November 26, 2014
Time Can Be Rewritten
It was colder than normal today. The wind was howling as snow began to fall. I’ve got to get back home quickly. She crossed the busy London street, avoiding the crowds as she made her way to her third story flat in the heart of the City. Everyone else seemed to have the same idea as her: get home, fast. It was too cold to be out and about, even for England. It had been a colder winter than normal; no one seemed to be able to explain it. “It’s almost as if it’s not from this world,” people would joke. Melody didn’t want to say anything, but she knew they were right. This weather was too abnormal for Earth. She had been to other places before, but that was a long time ago, before she lost her husband. I hate these stairs. There are way too many of them. I wish that blasted landlord would fix the lift. She entered her flat, frantically pulling off her hat, scarf, and overcoat. She let her unruly hair out of its prison and shook her head to free the silver curls. She stared at her reflection in the mirror. She had aged so quickly, more quickly than she had expected. The lines around her eyes had always been there, but they were deeper now. She concentrated on her eyes. Like the rest of her body, her eyes were changing. The once bright amber eyes had dimmed with the loss of her husband. He lit up her world, he was the sole reason she existed. She had been born for one purpose: to kill the love of her life. Silly, looking back on it now, she never believed any different before she had met him. But that was how she was brought up. She was raised, trained almost, to be a psychopath. Kill him—that was her only mission in life, but when the moment came, she couldn’t do it. She saw how fragile and kind he really was and suddenly her whole life was a lie. The man she was born to hate had now become the man she would love for the rest of her life. A knock at the door interrupted her thoughts. “Just a minute!” Melody hurried to the door, revealing a man. He was redheaded, and looked funny, and he seemed to have picked his wardrobe out of a trash bin.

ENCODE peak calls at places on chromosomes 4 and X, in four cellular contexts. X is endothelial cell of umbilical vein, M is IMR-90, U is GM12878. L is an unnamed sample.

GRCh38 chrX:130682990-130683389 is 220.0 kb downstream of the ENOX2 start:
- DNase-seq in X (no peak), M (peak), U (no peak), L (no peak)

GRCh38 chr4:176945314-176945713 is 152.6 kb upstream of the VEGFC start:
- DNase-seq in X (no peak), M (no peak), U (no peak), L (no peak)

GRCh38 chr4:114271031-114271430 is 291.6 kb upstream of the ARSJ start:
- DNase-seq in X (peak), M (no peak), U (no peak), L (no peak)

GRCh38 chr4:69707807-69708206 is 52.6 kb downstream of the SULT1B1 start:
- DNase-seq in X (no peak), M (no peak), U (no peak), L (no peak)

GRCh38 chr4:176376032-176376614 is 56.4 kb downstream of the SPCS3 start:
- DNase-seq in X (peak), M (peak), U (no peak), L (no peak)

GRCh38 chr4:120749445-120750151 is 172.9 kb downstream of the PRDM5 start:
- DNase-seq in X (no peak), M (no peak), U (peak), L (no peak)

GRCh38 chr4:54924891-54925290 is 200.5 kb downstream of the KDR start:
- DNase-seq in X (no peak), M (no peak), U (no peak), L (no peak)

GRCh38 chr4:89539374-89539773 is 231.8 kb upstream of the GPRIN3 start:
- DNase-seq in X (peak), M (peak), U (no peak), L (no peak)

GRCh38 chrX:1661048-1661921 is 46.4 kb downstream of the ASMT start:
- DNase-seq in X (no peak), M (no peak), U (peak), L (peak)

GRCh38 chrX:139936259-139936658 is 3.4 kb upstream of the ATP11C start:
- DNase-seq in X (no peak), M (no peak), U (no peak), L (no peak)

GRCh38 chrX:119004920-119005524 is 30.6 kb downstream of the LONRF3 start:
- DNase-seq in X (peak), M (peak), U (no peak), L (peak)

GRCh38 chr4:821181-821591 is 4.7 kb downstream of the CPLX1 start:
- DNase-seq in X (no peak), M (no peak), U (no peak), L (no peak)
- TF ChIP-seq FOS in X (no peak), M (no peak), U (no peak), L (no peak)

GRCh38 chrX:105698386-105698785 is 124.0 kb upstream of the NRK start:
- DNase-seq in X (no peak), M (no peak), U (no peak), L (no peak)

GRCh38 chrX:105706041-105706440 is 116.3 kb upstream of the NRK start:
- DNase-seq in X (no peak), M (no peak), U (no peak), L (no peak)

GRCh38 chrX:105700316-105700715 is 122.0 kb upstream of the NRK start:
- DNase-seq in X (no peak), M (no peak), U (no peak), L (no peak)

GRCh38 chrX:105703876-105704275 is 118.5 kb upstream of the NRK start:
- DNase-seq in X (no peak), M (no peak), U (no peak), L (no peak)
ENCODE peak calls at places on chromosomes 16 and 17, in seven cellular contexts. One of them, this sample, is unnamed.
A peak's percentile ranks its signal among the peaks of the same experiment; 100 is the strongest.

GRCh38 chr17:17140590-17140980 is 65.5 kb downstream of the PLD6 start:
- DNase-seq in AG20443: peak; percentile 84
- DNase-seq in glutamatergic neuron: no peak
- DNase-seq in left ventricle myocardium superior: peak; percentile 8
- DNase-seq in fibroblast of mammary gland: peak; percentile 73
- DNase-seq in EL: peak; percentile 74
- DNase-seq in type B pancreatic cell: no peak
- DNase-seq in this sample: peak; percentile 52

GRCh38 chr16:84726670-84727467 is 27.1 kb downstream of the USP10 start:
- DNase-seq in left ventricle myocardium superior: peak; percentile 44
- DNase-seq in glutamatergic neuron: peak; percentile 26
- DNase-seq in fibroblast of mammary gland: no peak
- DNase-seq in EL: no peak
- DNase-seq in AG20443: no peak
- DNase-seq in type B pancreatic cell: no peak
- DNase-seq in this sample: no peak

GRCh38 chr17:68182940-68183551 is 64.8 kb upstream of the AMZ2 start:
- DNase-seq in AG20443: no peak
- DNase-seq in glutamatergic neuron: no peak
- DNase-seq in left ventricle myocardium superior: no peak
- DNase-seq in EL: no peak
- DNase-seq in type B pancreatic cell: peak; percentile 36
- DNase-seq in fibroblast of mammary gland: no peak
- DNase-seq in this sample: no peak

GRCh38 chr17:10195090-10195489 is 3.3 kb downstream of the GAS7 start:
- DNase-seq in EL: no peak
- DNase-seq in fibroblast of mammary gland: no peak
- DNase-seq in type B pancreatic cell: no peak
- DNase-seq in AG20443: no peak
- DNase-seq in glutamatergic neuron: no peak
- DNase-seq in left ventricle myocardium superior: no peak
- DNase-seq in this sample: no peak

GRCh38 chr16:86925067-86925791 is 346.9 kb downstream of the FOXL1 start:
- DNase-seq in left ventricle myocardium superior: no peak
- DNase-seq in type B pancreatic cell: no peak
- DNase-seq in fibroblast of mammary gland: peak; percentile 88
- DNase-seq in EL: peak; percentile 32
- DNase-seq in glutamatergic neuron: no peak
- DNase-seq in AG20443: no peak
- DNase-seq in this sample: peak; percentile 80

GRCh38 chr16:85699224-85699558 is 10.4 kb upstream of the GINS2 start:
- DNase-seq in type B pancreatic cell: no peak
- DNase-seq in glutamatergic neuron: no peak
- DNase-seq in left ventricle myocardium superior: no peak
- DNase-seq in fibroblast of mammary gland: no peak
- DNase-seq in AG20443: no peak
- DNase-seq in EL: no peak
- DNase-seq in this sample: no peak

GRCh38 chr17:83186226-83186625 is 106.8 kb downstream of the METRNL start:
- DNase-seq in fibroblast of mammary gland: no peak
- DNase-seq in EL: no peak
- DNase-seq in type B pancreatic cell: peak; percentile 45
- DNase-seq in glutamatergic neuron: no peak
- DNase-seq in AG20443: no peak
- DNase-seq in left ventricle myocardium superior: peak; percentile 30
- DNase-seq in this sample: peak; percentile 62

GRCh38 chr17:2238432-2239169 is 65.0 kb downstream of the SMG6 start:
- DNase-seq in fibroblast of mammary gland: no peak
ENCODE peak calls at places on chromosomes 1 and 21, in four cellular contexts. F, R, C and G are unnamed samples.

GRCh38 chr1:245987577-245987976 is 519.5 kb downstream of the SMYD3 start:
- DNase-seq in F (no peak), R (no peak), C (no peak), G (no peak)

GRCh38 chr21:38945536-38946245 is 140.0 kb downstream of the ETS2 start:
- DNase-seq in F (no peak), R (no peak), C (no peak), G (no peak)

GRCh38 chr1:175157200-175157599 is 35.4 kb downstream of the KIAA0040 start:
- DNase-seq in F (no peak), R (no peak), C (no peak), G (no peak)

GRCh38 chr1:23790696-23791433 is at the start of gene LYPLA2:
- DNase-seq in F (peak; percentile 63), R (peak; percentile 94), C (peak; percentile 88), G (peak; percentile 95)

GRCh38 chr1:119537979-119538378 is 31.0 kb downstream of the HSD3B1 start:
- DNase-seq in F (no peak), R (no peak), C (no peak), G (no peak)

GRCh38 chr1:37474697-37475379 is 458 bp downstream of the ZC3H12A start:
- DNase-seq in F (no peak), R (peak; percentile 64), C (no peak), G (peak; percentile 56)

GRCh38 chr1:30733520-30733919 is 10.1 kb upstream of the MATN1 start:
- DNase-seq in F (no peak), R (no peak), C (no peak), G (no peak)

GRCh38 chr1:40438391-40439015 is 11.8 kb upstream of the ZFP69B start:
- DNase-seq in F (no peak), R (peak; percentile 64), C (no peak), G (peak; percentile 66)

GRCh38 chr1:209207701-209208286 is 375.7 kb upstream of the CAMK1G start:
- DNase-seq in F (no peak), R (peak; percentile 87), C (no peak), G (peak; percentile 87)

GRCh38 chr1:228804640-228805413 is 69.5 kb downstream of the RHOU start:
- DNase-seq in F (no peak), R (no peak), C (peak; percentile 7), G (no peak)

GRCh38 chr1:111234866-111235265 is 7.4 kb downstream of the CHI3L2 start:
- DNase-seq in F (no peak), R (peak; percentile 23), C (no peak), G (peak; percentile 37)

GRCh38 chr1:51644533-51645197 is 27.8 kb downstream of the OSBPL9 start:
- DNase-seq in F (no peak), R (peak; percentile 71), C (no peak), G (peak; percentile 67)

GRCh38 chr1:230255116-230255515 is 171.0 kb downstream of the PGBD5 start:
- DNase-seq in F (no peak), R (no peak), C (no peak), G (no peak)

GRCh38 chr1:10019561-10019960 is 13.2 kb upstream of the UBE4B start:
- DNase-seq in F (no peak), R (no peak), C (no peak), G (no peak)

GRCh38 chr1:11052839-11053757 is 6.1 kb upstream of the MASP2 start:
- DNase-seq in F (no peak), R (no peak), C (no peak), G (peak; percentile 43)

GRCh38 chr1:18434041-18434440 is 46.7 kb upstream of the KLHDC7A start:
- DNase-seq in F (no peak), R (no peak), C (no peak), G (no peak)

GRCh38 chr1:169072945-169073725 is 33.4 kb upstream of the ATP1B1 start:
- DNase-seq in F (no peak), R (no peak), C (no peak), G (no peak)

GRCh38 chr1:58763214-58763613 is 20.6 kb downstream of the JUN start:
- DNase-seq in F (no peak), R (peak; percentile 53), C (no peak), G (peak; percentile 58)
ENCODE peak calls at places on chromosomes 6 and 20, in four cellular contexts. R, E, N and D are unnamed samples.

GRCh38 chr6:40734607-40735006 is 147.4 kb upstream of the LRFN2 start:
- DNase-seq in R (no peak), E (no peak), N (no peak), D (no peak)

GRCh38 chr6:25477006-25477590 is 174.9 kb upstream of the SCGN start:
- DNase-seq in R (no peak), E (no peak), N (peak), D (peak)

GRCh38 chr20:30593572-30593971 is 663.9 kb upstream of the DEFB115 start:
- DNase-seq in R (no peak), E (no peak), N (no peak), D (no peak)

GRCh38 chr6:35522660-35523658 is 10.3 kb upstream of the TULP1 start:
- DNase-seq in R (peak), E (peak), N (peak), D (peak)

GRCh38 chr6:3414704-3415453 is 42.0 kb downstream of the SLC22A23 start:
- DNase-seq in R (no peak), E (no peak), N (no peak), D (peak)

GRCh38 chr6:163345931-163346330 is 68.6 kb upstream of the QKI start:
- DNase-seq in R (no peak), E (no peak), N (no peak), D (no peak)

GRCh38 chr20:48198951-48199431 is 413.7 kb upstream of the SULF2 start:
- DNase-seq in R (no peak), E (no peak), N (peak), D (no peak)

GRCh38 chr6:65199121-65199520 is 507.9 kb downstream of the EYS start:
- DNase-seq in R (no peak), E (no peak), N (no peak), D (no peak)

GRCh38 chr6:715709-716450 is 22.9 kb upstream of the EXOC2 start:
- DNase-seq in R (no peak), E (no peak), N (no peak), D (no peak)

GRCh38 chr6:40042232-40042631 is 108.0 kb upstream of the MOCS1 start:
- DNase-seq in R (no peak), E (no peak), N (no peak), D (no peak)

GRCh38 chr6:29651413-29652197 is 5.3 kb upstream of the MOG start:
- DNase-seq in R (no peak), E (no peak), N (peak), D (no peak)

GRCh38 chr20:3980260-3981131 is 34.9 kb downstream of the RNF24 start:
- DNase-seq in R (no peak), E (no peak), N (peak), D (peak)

“Hello, Ms. Pond,” the redheaded man explained, “My name is Smith. I’m a local reporter, just collecting stories on this strange weather we’re having. It seems almost other worldly doesn’t it?” There was something about this funny little man that triggered a memory, but it couldn’t be, he was dead. She watched him die. She held him in her arms as his life drained out of him. She knew he could change faces, but this couldn’t be him. Then again, Smith was one of his common aliases. Could it be him? Surely not.
“I’m so sorry; who did you say you were again?”
“Smith. John Smith, at your service.,” he gave a little bow, “Reporter for the Telegraph.”
“Yes, what would you like to know, Mr. Smith?”
“This weather we’ve been experiencing, have you noticed anything different about it? Other than the fact that it’s colder than normal.”
“Well, not really,” she lied, “Nothing seems to be out of place for me.”
“Are you sure?” the funny man questioned, tilting his head. He had been fiddling with something in his pocket, but she couldn’t make out what it was. It almost looked like a screwdriver. That was silly, wasn’t it? What use does a reporter have for a screwdriver? No, it was just in her imagination.
“I’m sorry, Mr. Smith, will you excuse me? I have company in the den.”
“Yes, by all means, go ahead. If you think of anything else, give me a ring.” He handed her his card. All it said was Hello Sweetie, and it was the bluest blue she had ever seen. She ran to the window. It was him! She didn’t know how or why, but there was no escaping it now. She was the only one that ever greeted him that way, and there was no denying the bluest blue. She turned off her television and listened closely. Screech, groan, screech!!! The biggest smile broke out on her face. It was him. Her Doctor.
“Hello Sweetie, oh how I’ve missed you!”
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